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AIDS 2010 studies, releases: Treating HIV-positive patients with ARVs drove down number of new HIV infections, study finds

March 20, 2017

AFP reports on two studies released by the World Bank "linking cash payments to Malawian and Tanzanian youths with 'significantly lower' rates of HIV and other sexually transmitted infections." The first study looked at a program that rewarded young Malawian girls with cash for regular school attendance (Ogle, 7/18).  According to the World Bank, the young women who received up to $15 per month over 18 months had a "60% lower prevalence" of HIV compared with a control group. 

In the second study adults in Tanzania who practiced safe sex, measured by testing negative "for half a dozen curable sexually-transmitted diseases," received cash payments of "up to $60 per person over 12 months." Participants also "received free treatment, such as antibiotics and counseling." Among the 2,399 enrollees "9% of participants eligible for the $60 award tested positive for the infections. By comparison, the rate was 12% for a control group who didn't receive payments" (7/18).

Berk Ozler, a senior economist with the Bank told AFP that "the findings suggest that 'empowering girls financially can lead to reduced risk - not just by reducing their sexual activity or practicing safer sex, but also by enabling them to choose partners who are less likely to be infected with HIV in the first place'" (7/19). The Financial Times adds, "new applications of so-called conditional cash transfers already used to change human behavior in line with different social policies, signal a potential new approach to preventing the spread of HIV" (Jack, 7/19).

Glaxo/Pfizer Venture To Open AIDS Treatment Portfolios To Generic Manufacturers In Developing World

"ViiV Healthcare, a joint venture between GlaxoSmithKline and Pfizer to develop and market their AIDS treatment portfolios, will open its entire drug lineup to generic manufacturers in the world's poorest countries," the Triangle Business Journal reports (Gallagher, 7/16).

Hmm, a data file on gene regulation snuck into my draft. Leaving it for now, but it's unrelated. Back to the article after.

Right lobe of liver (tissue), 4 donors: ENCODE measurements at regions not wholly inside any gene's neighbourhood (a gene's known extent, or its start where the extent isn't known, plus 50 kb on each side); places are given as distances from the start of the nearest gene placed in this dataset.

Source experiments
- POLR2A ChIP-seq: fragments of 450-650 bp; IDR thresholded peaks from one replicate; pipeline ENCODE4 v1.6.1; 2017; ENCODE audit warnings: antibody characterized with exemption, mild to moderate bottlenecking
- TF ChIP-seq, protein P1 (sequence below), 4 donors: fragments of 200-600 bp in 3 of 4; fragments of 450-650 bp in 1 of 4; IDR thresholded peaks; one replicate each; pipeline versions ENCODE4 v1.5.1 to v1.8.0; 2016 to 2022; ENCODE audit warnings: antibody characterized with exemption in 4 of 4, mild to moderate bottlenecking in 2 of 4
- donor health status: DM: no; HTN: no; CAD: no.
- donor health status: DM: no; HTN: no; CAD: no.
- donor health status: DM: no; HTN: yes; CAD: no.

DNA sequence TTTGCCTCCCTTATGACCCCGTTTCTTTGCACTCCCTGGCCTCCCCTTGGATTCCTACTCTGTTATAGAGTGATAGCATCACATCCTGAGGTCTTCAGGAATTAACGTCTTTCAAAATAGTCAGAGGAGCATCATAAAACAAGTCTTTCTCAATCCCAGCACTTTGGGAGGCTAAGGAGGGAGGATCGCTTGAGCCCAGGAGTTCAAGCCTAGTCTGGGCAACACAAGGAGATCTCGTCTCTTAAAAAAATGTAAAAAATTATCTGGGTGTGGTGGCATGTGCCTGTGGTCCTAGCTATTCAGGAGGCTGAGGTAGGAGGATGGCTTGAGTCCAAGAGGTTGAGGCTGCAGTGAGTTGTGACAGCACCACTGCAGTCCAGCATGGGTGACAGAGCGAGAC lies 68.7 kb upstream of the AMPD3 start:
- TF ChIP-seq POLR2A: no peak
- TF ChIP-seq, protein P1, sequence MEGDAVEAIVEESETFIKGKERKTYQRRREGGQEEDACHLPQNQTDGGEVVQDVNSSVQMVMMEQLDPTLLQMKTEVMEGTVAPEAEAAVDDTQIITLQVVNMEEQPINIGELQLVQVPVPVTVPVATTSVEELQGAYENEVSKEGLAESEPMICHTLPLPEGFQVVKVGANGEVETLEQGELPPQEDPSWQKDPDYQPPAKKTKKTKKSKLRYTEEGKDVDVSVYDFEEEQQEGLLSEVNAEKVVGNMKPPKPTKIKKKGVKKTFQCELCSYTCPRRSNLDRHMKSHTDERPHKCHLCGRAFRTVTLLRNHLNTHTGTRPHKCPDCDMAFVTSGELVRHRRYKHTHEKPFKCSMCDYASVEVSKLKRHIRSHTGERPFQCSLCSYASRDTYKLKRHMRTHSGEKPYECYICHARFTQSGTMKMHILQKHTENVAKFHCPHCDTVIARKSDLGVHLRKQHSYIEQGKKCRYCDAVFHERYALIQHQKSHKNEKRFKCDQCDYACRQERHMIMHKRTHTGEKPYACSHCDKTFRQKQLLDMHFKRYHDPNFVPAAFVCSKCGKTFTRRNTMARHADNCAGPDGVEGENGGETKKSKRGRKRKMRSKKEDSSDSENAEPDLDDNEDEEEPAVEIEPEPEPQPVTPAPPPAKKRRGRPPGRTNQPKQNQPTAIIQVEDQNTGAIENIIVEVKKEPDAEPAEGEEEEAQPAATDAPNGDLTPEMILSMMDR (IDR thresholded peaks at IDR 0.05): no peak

"To address the evolving treatment needs in [the poorest] countries ?? ViiV Healthcare is expanding the number of countries that this relates to, to include all least developed countries, all low income countries and all of sub-Saharan Africa," the company said in a press release on Friday that lists the 69 countries that will ViiV's drug lineup (7/16).

The move will allow companies to "obtain royalty-free voluntary licenses for all current ViiV products, as well as products still in development," Reuters writes. The decision will help reduce the cost of second-line HIV treatment, which becomes necessary as increasing numbers of people develop resistance to first-line drugs, Dominique Limet, the company's CEO said. "As more people have access to treatment, there is an increased need for second- and third-line treatment options once initial treatment failure occurs," he said (7/16).

This article is republished with kind permission from our friends at The Kaiser Family Foundation. You can view the entire Kaiser Daily Health Policy Report, search the archives, or sign up for email delivery of in-depth coverage of health policy developments, debates and discussions. The Kaiser Daily Health Policy Report is published for Kaisernetwork, a free service of The Henry J. Kaiser Family Foundation. 2009 Advisory Board Company and Kaiser Family Foundation. All rights reserved.